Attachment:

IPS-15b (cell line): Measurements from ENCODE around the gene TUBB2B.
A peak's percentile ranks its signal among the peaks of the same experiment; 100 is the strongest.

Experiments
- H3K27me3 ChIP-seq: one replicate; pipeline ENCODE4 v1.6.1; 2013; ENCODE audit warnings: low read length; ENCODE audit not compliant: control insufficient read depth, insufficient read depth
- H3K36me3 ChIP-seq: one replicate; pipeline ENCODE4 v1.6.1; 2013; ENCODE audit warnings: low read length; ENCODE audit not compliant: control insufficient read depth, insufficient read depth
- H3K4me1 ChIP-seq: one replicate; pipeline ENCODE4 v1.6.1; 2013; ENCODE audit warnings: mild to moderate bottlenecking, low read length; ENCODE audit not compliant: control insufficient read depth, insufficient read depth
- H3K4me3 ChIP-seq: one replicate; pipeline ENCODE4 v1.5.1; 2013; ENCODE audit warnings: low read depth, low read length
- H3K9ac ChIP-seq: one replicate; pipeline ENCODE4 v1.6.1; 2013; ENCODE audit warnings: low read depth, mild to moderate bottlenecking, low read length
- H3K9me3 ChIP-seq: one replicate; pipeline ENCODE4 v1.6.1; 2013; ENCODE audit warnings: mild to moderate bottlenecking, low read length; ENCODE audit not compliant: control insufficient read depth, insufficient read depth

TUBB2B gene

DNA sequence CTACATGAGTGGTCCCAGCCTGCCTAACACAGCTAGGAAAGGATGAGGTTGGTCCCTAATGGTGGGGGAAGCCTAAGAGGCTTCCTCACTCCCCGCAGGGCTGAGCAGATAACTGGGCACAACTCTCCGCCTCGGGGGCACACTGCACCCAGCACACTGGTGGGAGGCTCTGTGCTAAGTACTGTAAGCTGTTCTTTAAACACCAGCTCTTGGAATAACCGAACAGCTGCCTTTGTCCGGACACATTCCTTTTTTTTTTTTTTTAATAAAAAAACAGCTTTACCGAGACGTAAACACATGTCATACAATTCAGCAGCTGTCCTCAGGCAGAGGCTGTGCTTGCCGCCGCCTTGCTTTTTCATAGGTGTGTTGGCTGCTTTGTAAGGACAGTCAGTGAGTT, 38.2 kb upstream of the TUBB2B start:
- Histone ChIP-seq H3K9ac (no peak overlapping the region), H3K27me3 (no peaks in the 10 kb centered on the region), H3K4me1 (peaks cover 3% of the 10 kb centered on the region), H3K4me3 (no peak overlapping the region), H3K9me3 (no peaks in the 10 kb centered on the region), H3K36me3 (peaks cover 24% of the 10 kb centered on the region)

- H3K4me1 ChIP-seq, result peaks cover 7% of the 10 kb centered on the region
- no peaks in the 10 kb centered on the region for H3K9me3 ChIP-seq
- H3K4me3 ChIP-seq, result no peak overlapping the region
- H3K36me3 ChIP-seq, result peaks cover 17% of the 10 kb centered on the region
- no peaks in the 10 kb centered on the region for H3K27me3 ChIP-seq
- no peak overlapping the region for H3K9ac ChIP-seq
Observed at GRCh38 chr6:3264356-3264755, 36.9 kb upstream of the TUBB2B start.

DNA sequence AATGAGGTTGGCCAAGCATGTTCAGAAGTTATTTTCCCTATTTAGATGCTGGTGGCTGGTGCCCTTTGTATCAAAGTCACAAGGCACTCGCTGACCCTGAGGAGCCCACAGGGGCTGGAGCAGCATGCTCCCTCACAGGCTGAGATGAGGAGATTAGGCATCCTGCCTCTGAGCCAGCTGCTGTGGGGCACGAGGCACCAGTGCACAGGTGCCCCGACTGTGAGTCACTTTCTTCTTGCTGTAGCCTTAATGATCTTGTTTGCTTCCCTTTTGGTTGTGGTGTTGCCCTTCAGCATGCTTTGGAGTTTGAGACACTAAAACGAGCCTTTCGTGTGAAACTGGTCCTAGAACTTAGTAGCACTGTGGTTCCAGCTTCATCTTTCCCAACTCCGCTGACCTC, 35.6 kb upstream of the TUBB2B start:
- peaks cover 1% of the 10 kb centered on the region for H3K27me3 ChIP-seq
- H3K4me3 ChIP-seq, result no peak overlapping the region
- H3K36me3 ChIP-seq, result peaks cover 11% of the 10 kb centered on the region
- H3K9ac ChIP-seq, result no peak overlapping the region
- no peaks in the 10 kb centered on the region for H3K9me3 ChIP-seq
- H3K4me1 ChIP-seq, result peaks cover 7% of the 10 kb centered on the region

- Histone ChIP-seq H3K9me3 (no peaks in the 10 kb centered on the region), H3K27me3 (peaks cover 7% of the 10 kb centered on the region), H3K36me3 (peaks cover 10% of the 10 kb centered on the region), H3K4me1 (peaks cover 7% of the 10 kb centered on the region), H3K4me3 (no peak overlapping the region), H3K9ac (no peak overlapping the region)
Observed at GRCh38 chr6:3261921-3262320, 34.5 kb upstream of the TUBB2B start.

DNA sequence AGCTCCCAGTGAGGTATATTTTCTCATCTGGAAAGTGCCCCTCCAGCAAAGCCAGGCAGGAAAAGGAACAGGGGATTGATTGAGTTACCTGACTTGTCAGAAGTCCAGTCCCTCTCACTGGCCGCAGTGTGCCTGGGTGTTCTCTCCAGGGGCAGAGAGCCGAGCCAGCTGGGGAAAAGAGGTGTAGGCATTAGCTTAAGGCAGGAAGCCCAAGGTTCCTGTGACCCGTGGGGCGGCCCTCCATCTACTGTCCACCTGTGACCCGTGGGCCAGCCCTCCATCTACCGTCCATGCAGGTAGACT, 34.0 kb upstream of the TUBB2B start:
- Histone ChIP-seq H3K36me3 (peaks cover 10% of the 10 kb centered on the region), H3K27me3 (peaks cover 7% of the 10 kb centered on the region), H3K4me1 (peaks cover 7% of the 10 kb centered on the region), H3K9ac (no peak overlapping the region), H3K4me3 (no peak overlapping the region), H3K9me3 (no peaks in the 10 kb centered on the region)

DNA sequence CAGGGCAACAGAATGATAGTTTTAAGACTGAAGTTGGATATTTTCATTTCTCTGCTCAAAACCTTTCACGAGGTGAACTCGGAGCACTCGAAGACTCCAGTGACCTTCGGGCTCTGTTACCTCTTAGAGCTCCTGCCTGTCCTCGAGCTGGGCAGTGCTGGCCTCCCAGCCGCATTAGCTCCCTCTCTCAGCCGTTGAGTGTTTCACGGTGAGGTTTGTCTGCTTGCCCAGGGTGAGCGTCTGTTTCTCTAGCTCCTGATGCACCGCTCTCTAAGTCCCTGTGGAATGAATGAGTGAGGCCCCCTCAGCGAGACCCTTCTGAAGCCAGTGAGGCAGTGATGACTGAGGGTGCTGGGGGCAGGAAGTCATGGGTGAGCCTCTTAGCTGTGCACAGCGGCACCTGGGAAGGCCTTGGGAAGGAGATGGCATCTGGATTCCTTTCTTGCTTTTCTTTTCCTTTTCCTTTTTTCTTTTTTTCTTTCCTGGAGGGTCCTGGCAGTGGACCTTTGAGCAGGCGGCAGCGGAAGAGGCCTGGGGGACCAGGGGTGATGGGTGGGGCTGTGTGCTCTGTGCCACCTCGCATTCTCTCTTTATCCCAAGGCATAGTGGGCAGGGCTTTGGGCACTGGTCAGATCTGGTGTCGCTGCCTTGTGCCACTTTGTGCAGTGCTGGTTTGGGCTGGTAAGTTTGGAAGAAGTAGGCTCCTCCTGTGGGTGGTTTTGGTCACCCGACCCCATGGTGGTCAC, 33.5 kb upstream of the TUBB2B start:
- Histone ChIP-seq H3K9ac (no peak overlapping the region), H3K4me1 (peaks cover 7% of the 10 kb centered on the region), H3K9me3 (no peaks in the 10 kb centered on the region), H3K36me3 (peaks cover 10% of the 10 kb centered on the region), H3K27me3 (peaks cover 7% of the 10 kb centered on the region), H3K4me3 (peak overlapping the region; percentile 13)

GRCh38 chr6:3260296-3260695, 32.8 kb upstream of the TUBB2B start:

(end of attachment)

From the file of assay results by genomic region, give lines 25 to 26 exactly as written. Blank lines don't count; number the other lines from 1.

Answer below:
- no peaks in the 10 kb centered on the region for H3K9me3 ChIP-seq
- H3K4me1 ChIP-seq, result peaks cover 7% of the 10 kb centered on the region